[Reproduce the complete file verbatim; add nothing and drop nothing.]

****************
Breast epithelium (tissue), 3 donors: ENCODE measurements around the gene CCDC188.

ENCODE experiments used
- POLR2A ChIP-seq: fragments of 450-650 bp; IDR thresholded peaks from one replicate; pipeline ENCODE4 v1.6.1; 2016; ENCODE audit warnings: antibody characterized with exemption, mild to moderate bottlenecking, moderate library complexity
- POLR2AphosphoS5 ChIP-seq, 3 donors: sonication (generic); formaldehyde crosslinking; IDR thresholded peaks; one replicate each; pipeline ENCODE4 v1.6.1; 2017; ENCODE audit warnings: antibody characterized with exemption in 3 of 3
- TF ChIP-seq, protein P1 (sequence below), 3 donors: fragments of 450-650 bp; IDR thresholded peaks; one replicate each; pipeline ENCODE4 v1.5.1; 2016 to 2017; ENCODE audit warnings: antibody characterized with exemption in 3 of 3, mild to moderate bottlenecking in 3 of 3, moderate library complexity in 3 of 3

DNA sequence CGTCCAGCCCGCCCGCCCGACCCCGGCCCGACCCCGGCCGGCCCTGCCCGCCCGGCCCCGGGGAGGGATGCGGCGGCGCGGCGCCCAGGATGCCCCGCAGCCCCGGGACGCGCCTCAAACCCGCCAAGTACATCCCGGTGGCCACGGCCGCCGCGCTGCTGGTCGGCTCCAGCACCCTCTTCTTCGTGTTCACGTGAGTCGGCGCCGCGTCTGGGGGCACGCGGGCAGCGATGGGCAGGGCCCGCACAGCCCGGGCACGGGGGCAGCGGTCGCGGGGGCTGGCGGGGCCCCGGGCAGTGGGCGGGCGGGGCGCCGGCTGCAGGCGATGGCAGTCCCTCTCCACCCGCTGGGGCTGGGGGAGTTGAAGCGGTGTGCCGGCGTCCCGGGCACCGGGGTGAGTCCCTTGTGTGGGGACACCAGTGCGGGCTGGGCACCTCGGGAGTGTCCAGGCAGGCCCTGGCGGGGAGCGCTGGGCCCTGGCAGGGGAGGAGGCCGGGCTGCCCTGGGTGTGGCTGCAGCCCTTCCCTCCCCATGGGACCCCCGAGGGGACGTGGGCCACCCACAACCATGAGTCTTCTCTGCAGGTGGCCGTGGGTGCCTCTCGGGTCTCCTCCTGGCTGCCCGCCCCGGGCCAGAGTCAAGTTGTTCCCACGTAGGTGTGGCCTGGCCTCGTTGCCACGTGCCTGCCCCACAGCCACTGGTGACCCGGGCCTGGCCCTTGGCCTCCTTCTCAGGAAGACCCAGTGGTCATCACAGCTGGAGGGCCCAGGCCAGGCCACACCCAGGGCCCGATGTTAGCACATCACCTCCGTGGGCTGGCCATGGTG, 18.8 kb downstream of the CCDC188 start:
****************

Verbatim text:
Breast epithelium (tissue), 3 donors: ENCODE measurements around the gene CCDC188.

ENCODE experiments used
- POLR2A ChIP-seq: fragments of 450-650 bp; IDR thresholded peaks from one replicate; pipeline ENCODE4 v1.6.1; 2016; ENCODE audit warnings: antibody characterized with exemption, mild to moderate bottlenecking, moderate library complexity
- POLR2AphosphoS5 ChIP-seq, 3 donors: sonication (generic); formaldehyde crosslinking; IDR thresholded peaks; one replicate each; pipeline ENCODE4 v1.6.1; 2017; ENCODE audit warnings: antibody characterized with exemption in 3 of 3
- TF ChIP-seq, protein P1 (sequence below), 3 donors: fragments of 450-650 bp; IDR thresholded peaks; one replicate each; pipeline ENCODE4 v1.5.1; 2016 to 2017; ENCODE audit warnings: antibody characterized with exemption in 3 of 3, mild to moderate bottlenecking in 3 of 3, moderate library complexity in 3 of 3

DNA sequence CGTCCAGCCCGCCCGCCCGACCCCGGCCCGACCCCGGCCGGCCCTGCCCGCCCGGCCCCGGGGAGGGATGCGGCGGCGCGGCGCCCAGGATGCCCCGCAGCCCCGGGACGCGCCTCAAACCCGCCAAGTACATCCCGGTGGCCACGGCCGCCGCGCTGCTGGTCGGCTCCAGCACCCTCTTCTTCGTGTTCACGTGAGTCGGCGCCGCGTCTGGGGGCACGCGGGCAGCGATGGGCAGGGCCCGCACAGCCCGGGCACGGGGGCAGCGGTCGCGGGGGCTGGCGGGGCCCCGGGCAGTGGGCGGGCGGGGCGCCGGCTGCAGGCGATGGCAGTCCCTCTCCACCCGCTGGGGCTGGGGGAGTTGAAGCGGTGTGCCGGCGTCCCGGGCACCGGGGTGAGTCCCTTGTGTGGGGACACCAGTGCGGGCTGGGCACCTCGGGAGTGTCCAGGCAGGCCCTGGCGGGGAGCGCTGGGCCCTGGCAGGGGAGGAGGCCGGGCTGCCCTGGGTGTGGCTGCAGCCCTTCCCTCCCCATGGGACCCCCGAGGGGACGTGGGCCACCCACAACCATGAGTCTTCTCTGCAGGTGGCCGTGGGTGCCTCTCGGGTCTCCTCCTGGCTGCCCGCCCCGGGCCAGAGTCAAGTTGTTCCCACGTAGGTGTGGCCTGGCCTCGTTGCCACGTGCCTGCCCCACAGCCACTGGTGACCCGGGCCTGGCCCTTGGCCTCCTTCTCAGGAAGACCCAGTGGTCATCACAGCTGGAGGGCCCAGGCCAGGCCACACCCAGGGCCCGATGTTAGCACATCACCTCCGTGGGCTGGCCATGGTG, 18.8 kb downstream of the CCDC188 start: